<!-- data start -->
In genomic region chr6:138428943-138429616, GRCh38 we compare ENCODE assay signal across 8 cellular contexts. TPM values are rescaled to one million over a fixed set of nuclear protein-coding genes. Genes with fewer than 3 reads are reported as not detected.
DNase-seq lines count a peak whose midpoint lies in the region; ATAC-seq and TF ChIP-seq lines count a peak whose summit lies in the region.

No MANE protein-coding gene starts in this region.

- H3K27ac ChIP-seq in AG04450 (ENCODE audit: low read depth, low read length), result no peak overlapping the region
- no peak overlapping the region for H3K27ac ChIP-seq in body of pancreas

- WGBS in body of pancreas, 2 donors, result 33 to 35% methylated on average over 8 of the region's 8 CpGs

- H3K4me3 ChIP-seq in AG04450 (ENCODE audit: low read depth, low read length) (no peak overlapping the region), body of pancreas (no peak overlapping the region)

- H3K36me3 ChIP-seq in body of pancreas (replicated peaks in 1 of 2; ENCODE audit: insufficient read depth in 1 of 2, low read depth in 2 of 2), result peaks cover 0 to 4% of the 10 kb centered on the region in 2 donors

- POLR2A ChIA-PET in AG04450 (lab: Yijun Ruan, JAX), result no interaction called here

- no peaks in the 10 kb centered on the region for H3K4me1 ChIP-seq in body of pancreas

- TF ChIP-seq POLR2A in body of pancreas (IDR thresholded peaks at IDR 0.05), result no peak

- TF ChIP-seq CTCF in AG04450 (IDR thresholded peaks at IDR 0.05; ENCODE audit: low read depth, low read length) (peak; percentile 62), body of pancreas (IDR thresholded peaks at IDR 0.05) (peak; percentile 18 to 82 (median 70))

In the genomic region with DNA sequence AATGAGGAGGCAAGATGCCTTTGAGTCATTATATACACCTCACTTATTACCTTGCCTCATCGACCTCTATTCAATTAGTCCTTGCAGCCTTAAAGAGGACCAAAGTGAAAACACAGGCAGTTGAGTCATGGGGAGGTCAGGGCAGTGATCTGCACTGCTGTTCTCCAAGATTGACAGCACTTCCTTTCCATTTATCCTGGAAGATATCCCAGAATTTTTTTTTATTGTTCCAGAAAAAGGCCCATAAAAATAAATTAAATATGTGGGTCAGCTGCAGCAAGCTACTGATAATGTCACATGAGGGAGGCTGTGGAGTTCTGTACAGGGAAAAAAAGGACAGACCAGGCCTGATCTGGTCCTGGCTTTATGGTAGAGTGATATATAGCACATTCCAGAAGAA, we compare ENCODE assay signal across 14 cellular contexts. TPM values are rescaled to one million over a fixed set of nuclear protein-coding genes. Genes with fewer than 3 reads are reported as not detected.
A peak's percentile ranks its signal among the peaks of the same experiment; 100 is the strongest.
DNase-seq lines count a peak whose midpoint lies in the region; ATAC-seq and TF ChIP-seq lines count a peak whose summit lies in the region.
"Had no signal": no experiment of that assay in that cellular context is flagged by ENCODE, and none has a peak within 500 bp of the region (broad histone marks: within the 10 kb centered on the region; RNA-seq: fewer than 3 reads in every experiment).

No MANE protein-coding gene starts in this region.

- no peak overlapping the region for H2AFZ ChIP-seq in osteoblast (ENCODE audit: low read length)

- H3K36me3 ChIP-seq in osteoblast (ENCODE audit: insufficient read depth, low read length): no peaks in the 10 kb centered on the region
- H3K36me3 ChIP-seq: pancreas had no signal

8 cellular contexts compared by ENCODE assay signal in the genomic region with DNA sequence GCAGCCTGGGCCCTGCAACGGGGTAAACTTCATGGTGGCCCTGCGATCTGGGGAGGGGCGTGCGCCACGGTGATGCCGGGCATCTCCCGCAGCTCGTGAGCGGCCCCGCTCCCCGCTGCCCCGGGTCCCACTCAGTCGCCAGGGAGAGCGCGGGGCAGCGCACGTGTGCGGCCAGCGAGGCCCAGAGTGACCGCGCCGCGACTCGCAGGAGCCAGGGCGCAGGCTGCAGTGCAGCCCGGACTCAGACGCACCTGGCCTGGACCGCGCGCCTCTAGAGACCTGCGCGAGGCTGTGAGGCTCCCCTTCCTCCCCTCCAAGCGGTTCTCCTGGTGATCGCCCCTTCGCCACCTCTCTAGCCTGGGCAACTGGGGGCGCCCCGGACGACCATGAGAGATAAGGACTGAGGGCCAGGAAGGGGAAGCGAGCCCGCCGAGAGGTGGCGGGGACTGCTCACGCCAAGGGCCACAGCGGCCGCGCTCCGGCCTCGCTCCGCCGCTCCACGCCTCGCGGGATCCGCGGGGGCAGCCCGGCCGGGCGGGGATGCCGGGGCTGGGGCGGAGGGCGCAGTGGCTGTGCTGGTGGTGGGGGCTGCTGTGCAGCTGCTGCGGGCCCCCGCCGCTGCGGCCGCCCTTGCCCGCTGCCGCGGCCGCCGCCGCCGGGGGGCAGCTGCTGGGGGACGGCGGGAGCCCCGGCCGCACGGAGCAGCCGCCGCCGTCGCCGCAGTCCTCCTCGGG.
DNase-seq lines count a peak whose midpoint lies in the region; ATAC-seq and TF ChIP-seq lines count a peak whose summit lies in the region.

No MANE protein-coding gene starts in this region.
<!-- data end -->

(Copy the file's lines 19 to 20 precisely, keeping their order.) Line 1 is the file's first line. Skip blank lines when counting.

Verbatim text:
- H3K36me3 ChIP-seq in osteoblast (ENCODE audit: insufficient read depth, low read length): no peaks in the 10 kb centered on the region
- H3K36me3 ChIP-seq: pancreas had no signal